“Women Hollering Creek “illustrates Sandra Cisneros feminist perspective by creating a situation in which a young woman Cleófilas is in an abusive marriage and finds the inner strength to escape. Cleófilas thought her life would have to be like that, like a telenovela, only now the episodes got sadder and sadder (Cisneros 251). Cisneros forces the reader to see the central character as a young naïve woman living in poverty, separated from her family and native country.
Cisneros creates two strong and intelligent female characters Graciela and Felice who serves as Cleófilas inspiration. “Come on, Felice. Please? If we don’t help her, who will?”(Cisneros 252)Cisneros allows the reader to see Cleófilas’s desire to be a free and independent woman through her admiration for Felice’s strength and self-governing personality. Everything about this woman, this Felice, amazed Cleófilas. The fact that she drove a pickup. A pickup, mind you, but when Cleófilas asked if it was her husband’s, she said she didn’t have a husband. The pickup was hers. She herself had chosen it. She herself was paying for it (Cisneros 253).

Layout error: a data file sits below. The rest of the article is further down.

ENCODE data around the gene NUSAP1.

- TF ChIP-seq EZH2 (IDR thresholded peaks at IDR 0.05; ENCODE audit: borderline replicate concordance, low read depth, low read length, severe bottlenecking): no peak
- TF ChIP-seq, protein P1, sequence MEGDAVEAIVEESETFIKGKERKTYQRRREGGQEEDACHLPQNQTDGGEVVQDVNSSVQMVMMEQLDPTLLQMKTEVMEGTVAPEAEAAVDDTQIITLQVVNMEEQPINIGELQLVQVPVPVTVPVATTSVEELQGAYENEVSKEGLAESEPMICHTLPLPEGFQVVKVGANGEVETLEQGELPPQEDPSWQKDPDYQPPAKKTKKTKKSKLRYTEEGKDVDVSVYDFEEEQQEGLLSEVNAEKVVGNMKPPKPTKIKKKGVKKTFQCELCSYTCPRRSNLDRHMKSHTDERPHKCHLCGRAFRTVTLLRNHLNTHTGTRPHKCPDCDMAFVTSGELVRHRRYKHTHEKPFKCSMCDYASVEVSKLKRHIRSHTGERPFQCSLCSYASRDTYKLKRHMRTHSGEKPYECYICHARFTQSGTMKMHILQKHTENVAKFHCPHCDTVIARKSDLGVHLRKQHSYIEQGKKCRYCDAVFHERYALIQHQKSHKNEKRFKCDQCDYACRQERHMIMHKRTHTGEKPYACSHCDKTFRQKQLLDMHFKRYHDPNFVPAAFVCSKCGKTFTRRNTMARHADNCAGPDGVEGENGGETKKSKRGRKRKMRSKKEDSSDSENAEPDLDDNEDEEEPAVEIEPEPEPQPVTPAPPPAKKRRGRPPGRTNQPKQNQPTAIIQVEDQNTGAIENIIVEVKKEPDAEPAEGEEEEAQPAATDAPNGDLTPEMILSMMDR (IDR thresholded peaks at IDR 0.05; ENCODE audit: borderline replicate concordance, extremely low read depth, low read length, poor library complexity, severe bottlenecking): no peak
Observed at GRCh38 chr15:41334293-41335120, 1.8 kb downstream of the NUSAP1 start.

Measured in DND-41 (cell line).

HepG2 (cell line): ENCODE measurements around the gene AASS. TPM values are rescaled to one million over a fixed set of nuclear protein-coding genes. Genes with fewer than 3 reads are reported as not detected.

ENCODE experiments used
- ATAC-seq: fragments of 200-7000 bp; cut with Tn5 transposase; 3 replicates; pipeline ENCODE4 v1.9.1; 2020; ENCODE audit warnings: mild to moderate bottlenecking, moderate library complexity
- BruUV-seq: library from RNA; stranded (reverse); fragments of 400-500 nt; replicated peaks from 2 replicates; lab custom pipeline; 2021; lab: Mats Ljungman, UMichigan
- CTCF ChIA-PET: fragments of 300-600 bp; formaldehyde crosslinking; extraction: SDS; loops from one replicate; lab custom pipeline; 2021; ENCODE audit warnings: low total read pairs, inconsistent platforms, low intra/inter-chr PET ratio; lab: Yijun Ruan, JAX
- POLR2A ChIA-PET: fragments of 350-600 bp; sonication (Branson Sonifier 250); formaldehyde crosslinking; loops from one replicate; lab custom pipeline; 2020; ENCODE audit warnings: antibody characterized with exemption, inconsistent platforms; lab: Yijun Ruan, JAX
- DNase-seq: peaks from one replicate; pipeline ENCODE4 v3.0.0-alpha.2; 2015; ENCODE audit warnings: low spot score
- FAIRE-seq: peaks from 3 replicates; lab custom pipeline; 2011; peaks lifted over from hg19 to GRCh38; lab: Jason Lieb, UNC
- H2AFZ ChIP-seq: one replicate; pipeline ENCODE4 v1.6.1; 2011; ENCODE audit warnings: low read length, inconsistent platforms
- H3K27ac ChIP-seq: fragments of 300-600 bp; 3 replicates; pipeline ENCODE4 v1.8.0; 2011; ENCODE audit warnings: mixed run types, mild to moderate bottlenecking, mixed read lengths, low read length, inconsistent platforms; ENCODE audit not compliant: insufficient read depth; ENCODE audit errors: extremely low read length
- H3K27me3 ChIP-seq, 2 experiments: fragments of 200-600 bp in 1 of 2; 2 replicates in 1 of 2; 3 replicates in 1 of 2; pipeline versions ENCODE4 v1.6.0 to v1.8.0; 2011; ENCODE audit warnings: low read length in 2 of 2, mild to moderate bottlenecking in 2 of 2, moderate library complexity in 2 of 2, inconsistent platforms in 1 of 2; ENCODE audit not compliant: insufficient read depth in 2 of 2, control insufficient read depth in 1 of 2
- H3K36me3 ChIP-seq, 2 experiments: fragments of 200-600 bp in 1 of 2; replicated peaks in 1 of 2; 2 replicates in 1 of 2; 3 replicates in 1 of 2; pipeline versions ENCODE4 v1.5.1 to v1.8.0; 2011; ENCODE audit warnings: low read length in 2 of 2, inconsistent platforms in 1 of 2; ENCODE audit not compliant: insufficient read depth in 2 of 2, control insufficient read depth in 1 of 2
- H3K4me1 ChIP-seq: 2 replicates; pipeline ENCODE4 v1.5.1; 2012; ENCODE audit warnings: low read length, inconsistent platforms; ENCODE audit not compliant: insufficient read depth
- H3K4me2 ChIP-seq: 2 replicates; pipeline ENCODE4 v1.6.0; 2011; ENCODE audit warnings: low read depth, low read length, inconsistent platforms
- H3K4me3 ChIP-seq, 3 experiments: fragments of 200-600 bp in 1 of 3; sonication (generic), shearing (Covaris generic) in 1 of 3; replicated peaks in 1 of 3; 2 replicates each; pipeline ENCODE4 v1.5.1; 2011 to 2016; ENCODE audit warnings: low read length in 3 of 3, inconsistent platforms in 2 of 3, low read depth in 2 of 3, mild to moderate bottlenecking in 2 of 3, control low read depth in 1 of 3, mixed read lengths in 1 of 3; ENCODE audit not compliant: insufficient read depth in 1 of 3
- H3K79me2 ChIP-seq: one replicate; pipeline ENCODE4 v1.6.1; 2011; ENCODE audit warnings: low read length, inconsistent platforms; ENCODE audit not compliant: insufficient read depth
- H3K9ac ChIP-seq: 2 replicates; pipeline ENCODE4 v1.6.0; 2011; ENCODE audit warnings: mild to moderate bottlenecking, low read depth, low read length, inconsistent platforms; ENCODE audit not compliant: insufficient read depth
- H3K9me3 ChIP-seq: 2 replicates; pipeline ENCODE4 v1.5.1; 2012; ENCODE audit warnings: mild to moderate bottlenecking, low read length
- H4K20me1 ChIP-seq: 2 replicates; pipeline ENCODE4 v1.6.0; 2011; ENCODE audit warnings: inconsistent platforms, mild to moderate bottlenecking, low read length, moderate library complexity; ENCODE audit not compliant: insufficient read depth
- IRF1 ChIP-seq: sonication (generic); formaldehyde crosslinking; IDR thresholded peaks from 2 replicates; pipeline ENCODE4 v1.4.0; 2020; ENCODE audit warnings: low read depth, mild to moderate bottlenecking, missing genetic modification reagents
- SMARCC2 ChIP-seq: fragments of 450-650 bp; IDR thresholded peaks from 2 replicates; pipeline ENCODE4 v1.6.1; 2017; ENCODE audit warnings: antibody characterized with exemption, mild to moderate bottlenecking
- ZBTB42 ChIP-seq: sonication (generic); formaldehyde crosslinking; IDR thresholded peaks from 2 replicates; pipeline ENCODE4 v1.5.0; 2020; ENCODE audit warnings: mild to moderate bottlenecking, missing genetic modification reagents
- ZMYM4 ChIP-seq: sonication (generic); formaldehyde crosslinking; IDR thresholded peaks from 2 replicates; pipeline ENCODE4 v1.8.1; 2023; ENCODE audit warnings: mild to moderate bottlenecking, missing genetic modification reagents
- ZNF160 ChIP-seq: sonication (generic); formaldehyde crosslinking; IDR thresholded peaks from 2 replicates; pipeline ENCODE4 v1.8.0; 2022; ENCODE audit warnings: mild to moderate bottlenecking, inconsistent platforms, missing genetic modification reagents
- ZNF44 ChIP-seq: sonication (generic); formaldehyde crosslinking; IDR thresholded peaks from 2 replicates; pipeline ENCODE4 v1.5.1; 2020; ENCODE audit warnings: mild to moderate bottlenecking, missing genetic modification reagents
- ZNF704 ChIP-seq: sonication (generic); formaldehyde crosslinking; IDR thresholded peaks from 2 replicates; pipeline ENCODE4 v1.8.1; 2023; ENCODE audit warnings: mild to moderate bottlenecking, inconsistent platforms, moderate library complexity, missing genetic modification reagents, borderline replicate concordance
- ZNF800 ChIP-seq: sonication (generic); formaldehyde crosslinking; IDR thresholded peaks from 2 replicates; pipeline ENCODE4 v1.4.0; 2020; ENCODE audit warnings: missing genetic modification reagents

Sandra Cisneros was born in Chicago to a Mexican father and a Mexican – American mother. Cisneros like Cleófilas was the only girl in a family of six boys. She grow –up in a bilingual family traveling back and forth to Mexico and America. Cisneros stories and poems often echoed what it was like living in an environment inundated with masculine values.
Cleófilas an inexperienced woman coming of age is marrying Juan Pedro Martinez Sanchez and leaving Mexico to live in the United States. The day Don Serafin gave Juan Pedro Martinez Sanchez permission to take Cleófilas Engriqueta Deleon Hernandez as his bride, across her father’s threshold, over several miles of dirt road and several miles of paved, over one border and beyond to a town en el otro lado – on the other side – already did he divine the morning his daughter would raise her hand over her eyes...